Though prices are not climbing as quickly as they did between 2002 and 2013—when the average cost of insulin therapy tripled—the average price of insulin has increased by 64% since 2014. Since the beginning of 2017, when drug prices became a key part of White House agenda, insulin prices have increased by 9% on average.
The most recent price increases are on insulins made by Sanofi-Aventis and Novo Nordisk, which raised prices by as much as 3% in May and July, respectively. Insulins by Sanofi-Aventis saw a price bump immediately after the manufacturer vowed to limit annual price increases to a rate below medical inflation (effectively 5.4%). Novo Nordisk promised just months before to cap annual price increases to single-digit percentages.
The analysis on 22 insulin brands across manufacturers and insulin types—short-, intermediate-, rapid- and long-acting—shows that manufacturers are still raising insulin prices, and costs now vary by as much as 10 times depending on which insulin you take. Here, we’ll walk you through how each brand stacks up and how you can get the best deal on these life-saving medications.
This GoodRx analysis is based on a representative sample of US prescription fills (not GoodRx fills) and comes from several sources, including pharmacies and insurers. The reported prices per insulin unit are based on cash prices, the so-called “usual and customary” prices or retail prices at the pharmacy (not including insurance copays or co-insurance).
A note about insulin use:
One insulin unit can be defined as the amount of insulin it takes to lower blood glucose by 50 mg/dL, although each individual’s response is highly variable. Someone with type 2 diabetes may start with one unit of insulin per one to two kilograms of body weight per day, which equates to about 40 units of insulin per day for a 70-kg person.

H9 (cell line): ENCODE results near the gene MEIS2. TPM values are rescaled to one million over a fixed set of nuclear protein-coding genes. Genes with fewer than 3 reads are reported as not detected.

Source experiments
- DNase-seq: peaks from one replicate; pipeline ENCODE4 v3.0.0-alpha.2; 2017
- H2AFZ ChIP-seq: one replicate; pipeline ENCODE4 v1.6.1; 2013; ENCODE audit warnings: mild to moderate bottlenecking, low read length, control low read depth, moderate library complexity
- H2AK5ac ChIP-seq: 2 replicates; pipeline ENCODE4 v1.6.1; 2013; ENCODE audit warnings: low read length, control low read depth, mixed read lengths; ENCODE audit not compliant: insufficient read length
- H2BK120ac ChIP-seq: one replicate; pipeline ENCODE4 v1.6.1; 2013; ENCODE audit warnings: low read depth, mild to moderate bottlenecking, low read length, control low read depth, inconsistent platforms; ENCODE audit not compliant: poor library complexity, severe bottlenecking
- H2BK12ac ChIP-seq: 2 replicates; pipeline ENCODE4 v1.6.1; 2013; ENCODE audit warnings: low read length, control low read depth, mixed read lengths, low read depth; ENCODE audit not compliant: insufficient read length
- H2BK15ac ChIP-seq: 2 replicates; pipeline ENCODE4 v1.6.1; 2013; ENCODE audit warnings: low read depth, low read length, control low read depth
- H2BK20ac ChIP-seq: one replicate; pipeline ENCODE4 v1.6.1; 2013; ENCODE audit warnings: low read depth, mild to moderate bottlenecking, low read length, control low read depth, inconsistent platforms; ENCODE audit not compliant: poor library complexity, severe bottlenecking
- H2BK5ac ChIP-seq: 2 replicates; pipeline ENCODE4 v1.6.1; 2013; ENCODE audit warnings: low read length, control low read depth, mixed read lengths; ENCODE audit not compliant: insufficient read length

People with type 2 diabetes are often treated without insulin—or perhaps one type of intermediate- or long-acting insulin—as type 2 diabetes is a disease where the body is resistant to insulin’s effects. For those with type 1 diabetes, an autoimmune disorder that kills pancreatic cells that make insulin, more insulin of different types is needed. It’s common, for example, for a person with type 1 diabetes to use both a mealtime (rapid- or short-acting) insulin along with a basal (intermediate- or long-acting) insulin.
How do insulin prices compare today?
1) Traditional insulins are cheaper than modern insulins
Prices of Novolin and Humulin (traditional short- and intermediate-acting insulins) have turned south, while prices of modern rapid- and long-acting insulins continue to go up. On average, traditional insulins now cost less than half of what modern insulins cost.
Why? Understandably, traditional insulins have always been cheaper than their newer competitors. Modern insulins are synthetic analogs of traditional insulins, which makes them more difficult to produce.
Additionally, when patents on Humulin and Novolin expired around 2000—after protecting these brands from competition for nearly 40 years—manufacturers Eli Lilly and Novo Nordisk had to test new pricing strategies to remain competitive.
Last March, for example, Novo Nordisk partnered with CVS to offer Novolin at roughly 80% less than its normal list price. Both Novo Nordisk and Eli Lilly have also worked with Walmart to heavily discount Novolin and Humulin under Walmart’s ReliOn line of insulin products.
Retail partnerships haven’t been the only strategy. Last May, Eli Lilly broke from their routine of increasing Humulin prices every six months and has since left prices alone. In fact, prices of traditional Humulin and Novolin insulins, their rapid-acting analogs (Humalog and Novolog) and their mixed products (e.g. Humulin 70/30, Novolog 70/30) have not gone up since then.
Novolin R and Novolin N are currently the cheapest traditional insulins—by as much as 75% compared to other options.
Cash Prices of Traditional Insulins (July 2018)